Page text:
Mid Wales

Scientists' award for 800,000-year-old footprint find

Footprints Image copyright Dr Martin Bates
Image caption The footprints discovered at the beach are thought to belong to Homo Antecessor or 'Pioneering Man'

Geoarcheologists who helped discover the earliest footprints ever found outside Africa have been given an award for their work.

Dr Martin Bates of University of Wales Trinity Saint David discovered the 800,000-year-old imprints in Norfolk.

He was part of a team including scientists from the British Museum and Natural History Museum digging at a beach in Happisburgh in 2013.

The project was named rescue dig of the year at the Archaeology Awards.

Dr Bates recognised the footprints as human after studying similar prints at Borth in Ceredigion, and said: "Seeing them for the first time it was clear that this was something special."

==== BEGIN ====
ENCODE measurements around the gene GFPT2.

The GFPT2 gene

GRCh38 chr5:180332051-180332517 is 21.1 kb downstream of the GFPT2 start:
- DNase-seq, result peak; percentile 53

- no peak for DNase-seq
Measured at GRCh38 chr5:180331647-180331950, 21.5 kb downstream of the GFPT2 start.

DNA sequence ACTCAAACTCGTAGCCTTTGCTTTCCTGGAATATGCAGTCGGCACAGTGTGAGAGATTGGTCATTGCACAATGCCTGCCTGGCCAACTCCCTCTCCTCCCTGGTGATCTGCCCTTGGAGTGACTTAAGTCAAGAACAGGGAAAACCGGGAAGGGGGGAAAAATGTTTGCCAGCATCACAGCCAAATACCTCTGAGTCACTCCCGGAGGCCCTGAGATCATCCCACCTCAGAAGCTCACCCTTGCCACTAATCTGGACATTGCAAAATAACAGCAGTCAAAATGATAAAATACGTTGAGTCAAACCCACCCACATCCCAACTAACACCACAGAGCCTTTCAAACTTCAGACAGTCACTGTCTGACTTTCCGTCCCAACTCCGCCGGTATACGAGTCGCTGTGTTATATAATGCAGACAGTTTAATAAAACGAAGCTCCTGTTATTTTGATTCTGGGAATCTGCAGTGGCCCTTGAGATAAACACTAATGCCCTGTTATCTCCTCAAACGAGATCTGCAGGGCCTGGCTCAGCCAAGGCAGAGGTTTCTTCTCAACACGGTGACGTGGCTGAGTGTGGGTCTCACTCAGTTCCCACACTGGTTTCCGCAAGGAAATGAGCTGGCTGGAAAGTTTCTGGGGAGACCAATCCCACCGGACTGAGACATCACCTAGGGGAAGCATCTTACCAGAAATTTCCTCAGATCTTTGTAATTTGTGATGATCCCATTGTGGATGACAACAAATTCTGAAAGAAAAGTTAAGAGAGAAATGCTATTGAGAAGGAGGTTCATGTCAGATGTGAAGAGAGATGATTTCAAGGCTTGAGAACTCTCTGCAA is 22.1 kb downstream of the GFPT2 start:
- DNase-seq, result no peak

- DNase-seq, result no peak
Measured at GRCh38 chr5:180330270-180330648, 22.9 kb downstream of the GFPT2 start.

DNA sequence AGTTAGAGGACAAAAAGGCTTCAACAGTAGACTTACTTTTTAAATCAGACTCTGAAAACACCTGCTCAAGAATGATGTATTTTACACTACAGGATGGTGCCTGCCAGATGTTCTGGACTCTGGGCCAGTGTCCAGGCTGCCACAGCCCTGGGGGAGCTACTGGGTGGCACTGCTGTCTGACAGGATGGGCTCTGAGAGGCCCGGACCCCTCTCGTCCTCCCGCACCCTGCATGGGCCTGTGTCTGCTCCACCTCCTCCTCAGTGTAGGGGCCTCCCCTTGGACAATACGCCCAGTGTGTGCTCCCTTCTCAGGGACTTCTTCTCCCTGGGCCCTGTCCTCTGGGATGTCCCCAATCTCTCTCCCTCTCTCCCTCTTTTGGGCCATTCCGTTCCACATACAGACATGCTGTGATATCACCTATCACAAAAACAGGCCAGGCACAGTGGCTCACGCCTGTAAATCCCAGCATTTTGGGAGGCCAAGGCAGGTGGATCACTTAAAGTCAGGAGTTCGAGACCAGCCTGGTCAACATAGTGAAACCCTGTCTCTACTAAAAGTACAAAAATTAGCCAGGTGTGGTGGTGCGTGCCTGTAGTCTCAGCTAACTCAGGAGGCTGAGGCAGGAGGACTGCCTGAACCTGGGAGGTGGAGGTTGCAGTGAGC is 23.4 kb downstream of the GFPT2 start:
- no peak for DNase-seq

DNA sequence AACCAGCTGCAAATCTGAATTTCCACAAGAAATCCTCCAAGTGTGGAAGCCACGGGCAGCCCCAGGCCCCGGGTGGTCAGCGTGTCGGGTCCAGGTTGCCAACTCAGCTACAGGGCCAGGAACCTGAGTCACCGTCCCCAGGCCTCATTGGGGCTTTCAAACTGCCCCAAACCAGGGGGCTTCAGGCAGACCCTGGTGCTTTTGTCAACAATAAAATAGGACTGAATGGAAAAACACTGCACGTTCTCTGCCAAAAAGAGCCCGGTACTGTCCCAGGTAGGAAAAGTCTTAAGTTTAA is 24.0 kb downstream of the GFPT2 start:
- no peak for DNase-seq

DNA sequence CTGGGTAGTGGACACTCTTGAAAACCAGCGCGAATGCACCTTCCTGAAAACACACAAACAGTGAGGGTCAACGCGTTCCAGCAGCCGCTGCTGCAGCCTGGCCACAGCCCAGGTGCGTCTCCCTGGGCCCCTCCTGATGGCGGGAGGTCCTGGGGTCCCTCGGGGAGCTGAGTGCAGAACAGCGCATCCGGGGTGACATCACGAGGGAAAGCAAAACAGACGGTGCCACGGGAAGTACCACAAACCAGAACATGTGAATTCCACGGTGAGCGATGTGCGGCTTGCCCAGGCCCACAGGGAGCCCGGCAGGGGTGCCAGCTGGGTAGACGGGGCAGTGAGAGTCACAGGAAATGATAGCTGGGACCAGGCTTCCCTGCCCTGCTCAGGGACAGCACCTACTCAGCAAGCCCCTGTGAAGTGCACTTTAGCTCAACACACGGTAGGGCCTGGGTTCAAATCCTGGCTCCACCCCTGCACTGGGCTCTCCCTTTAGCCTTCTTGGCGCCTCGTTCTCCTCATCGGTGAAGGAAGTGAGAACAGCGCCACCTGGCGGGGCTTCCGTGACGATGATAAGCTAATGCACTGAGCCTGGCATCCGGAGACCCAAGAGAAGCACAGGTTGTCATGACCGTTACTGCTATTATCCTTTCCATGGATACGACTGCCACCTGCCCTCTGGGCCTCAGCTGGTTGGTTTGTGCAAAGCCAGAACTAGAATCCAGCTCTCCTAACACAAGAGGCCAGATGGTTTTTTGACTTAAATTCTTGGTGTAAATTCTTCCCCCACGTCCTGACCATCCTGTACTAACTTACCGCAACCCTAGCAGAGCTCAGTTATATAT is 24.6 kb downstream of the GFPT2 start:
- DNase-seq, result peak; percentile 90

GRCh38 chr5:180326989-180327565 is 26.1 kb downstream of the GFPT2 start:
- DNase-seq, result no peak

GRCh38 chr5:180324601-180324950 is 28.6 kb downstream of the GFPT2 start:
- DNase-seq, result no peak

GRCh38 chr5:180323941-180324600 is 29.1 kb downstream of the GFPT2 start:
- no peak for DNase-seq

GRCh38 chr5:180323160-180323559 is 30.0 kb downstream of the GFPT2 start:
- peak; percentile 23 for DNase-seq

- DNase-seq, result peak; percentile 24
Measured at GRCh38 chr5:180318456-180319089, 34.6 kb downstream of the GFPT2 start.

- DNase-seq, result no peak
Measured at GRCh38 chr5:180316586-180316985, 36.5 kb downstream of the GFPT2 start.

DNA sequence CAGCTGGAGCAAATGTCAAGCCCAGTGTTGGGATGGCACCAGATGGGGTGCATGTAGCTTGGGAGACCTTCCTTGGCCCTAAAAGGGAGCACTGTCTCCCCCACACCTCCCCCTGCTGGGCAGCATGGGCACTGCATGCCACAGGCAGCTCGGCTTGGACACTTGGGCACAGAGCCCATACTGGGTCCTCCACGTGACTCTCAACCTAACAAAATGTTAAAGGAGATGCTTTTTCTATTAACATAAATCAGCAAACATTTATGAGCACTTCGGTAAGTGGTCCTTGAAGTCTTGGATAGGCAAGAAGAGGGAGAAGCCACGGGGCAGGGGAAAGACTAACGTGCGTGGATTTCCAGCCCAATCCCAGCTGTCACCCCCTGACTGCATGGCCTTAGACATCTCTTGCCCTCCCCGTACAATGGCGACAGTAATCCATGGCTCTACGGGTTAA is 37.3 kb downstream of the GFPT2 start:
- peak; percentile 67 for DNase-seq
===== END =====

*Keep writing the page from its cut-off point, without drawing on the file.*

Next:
They were exposed at low tide as heavy seas removed beach sands.

Lampeter-based Dr Bates said the prints were from a range of adult and child foot sizes, up to a UK size eight, and were the latest discoveries after stone tools and fossil bones were discovered nearby.

Image copyright Dr Martin Bates
Image caption Dr Martin Bates at Happisburgh where he discovered the 800,000-year-old footprints
Image copyright Dr Martin Bates
Image caption Only footprints discovered in Tanzania and Kenya are older than the ones found in Happisburgh

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